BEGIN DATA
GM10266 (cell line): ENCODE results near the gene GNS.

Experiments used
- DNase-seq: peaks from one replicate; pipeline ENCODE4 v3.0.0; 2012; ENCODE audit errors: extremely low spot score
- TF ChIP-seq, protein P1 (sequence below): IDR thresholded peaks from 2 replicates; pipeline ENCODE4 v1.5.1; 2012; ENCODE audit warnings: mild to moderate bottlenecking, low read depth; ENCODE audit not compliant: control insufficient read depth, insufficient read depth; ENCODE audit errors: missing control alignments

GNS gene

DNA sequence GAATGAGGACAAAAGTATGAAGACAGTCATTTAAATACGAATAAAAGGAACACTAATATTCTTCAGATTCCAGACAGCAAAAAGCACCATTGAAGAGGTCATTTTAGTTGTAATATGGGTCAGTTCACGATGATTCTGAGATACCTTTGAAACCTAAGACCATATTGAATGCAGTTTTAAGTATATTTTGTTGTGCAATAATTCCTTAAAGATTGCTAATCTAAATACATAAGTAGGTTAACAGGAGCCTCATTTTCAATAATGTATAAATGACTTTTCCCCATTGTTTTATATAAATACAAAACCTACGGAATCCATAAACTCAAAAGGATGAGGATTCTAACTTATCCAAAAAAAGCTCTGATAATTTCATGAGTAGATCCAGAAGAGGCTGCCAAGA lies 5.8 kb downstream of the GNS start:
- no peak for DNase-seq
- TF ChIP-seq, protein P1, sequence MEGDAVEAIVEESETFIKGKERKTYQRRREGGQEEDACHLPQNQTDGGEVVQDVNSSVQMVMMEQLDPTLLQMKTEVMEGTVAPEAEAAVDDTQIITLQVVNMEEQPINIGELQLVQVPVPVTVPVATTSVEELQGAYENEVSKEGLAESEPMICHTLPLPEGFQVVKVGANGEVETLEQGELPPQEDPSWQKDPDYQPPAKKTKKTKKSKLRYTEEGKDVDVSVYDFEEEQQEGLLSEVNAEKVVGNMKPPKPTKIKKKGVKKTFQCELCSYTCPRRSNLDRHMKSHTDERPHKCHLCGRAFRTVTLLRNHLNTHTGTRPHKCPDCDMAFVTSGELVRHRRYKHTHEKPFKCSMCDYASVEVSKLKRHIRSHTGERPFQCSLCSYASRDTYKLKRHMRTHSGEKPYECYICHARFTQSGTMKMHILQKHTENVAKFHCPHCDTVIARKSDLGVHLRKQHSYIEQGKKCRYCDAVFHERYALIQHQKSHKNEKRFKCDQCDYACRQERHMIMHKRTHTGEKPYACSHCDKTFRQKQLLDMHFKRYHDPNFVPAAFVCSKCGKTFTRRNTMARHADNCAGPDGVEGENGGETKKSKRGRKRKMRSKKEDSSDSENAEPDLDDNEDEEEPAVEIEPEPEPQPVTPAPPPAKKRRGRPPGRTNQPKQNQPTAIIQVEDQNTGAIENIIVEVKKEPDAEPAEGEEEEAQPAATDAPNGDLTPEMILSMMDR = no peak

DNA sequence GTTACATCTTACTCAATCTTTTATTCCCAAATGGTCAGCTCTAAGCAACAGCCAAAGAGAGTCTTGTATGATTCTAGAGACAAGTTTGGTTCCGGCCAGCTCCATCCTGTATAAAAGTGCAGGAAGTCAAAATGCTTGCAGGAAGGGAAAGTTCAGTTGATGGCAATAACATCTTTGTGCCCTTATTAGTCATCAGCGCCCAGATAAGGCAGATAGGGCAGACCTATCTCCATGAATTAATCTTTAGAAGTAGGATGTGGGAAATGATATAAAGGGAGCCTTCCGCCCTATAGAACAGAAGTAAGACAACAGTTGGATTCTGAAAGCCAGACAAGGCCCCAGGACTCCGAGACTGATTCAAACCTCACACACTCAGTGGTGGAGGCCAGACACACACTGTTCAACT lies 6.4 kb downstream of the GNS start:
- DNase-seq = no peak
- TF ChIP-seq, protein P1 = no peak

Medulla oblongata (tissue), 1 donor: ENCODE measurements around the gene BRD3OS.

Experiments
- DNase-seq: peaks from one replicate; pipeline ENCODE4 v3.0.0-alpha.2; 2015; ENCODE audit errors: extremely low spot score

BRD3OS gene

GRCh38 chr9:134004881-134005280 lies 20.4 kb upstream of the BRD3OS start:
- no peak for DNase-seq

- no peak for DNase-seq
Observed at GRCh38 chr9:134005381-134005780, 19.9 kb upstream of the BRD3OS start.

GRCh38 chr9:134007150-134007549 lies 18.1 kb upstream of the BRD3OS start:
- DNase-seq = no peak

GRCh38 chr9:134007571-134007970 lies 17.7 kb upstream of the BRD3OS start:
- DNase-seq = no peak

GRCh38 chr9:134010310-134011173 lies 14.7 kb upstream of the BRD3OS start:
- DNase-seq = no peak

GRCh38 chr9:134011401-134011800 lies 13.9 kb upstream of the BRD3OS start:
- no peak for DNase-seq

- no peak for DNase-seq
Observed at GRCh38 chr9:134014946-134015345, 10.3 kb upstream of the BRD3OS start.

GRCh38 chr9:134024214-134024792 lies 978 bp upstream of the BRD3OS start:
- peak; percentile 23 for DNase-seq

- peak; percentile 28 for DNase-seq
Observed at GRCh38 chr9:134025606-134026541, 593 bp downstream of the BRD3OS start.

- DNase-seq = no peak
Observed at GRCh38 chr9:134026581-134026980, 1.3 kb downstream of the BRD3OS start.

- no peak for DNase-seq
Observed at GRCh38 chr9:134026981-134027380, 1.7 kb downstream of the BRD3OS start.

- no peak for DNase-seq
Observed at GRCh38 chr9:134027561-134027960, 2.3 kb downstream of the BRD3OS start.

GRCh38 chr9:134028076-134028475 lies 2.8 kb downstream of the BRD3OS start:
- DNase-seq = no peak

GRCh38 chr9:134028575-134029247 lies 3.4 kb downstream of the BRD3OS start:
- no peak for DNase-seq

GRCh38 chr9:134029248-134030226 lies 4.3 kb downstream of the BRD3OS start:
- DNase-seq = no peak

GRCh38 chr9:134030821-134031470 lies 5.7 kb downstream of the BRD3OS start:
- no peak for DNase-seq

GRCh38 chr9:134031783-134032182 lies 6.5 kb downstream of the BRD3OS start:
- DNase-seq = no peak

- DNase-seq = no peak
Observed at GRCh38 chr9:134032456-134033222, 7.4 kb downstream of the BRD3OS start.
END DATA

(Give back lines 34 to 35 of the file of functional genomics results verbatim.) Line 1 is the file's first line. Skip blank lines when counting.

- DNase-seq = no peak
Observed at GRCh38 chr9:134026581-134026980, 1.3 kb downstream of the BRD3OS start.